ROBERT SIEGEL, HOST:
Some conservatives have denounced Romney's remarks. The "Weekly Standard's" Bill Kristol called them arrogant and stupid. In the New York Times, David Brooks wrote that it shows Mitt Romney doesn't understand the country or its culture. But others, such as radio personality Rush Limbaugh, have come to the candidate's defense.
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RUSH LIMBAUGH: When he talks to his donors about these 47 percent that are locked into Obama, he does it with disappointment, sadness and maybe a little disgust. Where everybody analyzing this is wrong is he would love to be able to reach them. He has not written them off.
SIEGEL: Well, here to add to this discussion is Jonah Goldberg, contributing editor to the conservative National Review online. Welcome to the - once again.
JONAH GOLDBERG: Hey, thanks for having me.
SIEGEL: And first, you write that there are some real flaws in what candidate Mitt Romney said about the 47 percent.
GOLDBERG: Yeah, no, there's a lot that's just simply factually wrong and confused. One way to think about it is he put a lot of things that are true in a blender, whizzed them all up and then what came out was a mish-mash which confused a lot of different things and I don't think was his finest moment.
SIEGEL: But in the end of your piece today, you conclude by writing, "if Romney showed a little more of the spirit he shows in this video, I'm not sure it wouldn't help."
GOLDBERG: And I think that's right. I think that one of the main grievances that a lot of people on the right have with Mitt Romney is that it is such a focused root campaign. It is - contrary to what a lot of what you hear in the mainstream media and in the left-wing press, he is not running as some sort of rabid ideologue. Conservatives sort of ran almost a Michael Dukakis-like message during the convention where the argument seemed to be the economy has failed because Barack Obama has a bad resume and didn't know what to do.
I'm the competence guy. I can make everything work. And it left out of all this are the actual ideological conservatives ideas about how the economy works and all the rest.
SIEGEL: But a presidential candidate aspires to say some time in January that he's going to be the president of 100 percent of the people, it doesn't work well to have written off 47 percent of them at some point in a video.
GOLDBERG: No, and that's the fundamental problem with this. It's a pure coincidence that the 47 percent of the people who are against Mitt Romney, right, or for Barack Obama, that 47 percent is also used for a statistical analysis of people who get benefits from government. But the two don't overlap. I'd rather prefer the conservative populism of running against limousine liberals.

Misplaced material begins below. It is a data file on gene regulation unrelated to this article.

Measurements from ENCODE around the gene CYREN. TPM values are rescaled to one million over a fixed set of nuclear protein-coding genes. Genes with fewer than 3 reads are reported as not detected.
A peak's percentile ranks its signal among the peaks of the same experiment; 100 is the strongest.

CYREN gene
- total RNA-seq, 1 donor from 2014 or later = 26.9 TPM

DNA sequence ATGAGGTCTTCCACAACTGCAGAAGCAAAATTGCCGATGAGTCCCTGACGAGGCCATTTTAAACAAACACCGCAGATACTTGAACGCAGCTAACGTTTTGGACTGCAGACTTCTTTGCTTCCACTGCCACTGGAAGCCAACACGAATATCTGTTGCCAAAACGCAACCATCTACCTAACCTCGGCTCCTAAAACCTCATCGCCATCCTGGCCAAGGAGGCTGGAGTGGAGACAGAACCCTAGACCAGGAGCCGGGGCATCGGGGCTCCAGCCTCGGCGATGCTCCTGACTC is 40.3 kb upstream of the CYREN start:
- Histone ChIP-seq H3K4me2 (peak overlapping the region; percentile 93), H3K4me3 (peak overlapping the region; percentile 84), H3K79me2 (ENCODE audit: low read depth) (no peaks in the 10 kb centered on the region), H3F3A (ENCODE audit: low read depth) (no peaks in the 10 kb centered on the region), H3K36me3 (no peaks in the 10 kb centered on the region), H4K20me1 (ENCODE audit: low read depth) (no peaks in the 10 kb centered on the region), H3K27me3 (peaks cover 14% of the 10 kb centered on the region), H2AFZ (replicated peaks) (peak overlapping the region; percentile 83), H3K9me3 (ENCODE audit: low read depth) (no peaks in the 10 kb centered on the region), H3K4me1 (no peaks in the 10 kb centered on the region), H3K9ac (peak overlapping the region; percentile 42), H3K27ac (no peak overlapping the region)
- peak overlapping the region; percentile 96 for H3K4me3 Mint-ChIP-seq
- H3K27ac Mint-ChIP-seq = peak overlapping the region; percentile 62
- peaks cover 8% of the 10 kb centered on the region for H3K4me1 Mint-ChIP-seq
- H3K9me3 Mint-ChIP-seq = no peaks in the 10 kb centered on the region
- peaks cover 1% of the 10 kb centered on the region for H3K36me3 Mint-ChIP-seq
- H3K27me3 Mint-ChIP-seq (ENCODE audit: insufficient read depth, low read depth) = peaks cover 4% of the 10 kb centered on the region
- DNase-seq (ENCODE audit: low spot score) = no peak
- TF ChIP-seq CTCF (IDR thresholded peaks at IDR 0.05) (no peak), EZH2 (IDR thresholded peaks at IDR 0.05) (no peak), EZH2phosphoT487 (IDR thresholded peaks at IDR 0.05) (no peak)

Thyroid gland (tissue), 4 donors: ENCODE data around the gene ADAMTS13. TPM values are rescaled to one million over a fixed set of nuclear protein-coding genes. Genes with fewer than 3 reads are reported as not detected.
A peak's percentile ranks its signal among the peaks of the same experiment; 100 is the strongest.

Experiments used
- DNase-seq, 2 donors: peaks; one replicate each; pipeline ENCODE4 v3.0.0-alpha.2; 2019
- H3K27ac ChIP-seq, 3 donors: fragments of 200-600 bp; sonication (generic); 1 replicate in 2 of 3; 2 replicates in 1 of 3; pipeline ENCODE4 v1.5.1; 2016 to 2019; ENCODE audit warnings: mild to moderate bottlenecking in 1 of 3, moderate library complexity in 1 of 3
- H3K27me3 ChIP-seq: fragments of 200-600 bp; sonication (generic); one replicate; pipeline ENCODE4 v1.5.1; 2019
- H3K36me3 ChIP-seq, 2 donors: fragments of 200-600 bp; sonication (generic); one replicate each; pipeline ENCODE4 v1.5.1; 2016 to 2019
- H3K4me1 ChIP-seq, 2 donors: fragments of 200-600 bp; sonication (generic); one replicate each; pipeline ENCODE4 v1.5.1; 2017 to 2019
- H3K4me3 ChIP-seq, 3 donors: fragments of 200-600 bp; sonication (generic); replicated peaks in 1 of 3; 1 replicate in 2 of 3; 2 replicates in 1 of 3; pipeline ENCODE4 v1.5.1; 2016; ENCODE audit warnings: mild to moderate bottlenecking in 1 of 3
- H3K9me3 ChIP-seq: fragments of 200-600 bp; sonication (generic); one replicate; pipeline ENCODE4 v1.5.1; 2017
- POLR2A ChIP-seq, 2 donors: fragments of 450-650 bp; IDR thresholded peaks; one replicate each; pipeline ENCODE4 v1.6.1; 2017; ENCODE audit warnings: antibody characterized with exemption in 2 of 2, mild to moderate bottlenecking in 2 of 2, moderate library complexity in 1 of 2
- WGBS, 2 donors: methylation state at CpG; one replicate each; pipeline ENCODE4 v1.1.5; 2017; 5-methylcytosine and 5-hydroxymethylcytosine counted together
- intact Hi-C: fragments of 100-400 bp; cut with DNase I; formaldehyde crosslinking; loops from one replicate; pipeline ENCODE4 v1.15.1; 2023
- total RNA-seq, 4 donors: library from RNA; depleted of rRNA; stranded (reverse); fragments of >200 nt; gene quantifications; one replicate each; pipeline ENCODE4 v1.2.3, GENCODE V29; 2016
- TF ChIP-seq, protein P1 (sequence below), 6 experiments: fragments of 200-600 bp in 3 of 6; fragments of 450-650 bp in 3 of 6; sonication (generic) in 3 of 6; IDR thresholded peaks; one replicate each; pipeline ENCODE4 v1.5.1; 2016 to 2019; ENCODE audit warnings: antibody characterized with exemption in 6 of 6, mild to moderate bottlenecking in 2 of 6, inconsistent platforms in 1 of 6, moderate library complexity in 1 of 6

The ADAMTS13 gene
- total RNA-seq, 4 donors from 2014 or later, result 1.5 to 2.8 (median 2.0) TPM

Barack Obama in 2008 was the candidate of the one percent. He got more money from Wall Street than John McCain did. And yet, in this iteration, there's this idea that half of the country are deadbeats and moochers because they're not voting for Mitt Romney, which I just think is a really simplistic and counterproductive way of framing things.
SIEGEL: Arguments over government benefits usually raise this question, for me at least. If tax dollars are given to a needy citizen to pay his doctor or his landlord or the supermarket where he buys groceries, who's the moocher? Is it the needy citizen or is it the doctor or the landlord or the grocer who is given, presented with a paying customer by the government, somebody who would be indigent otherwise?
GOLDBERG: Yeah, the simple fact is that - Paul Ryan talks about these things better. What he'll say is I don't want people born into a society with a bad lot in life and the government to come along and say, I'll make your lot a little more tolerable, but that's where you're stuck forever. He wants to create an opportunity society that creates economic opportunities for everybody.
And the problem with the way Romney sounds in that video is that he's writing that off and cynically just saying, these people are a loss to me. And I don't think that's a really positive message.
SIEGEL: Of course, the other version of all of those programs is that they help handicap the race a bit, level the playing field so that people have a better chance to be able to prosper and succeed in life, even if they weren't born with advantages.
GOLDBERG: Sure. But, you know, Mitt Romney's tapping into something real. My colleague at the American Enterprise Institute, Nick Everstat, has a new book out where he points out that since 1960, entitlement payments to individuals have increased 724 percent. There's a real sense out there that the game is being rigged and I think that a lot of people who watch what Mitt Romney said, they're not going to say, hey, you know, I don't pay income taxes anymore 'cause I'm retired or I'm just starting out, I don't pay income taxes yet - he's insulting me.
I think that some of what they may hear out of that is this guy is tapping into a very real problem, even if he really mangled the statistics.
SIEGEL: Jonah Goldberg of the National Review and the American Enterprise Institute, thanks a lot for talking with us.
GOLDBERG: Great to be here. Thank you. Transcript provided by NPR, Copyright National Public Radio.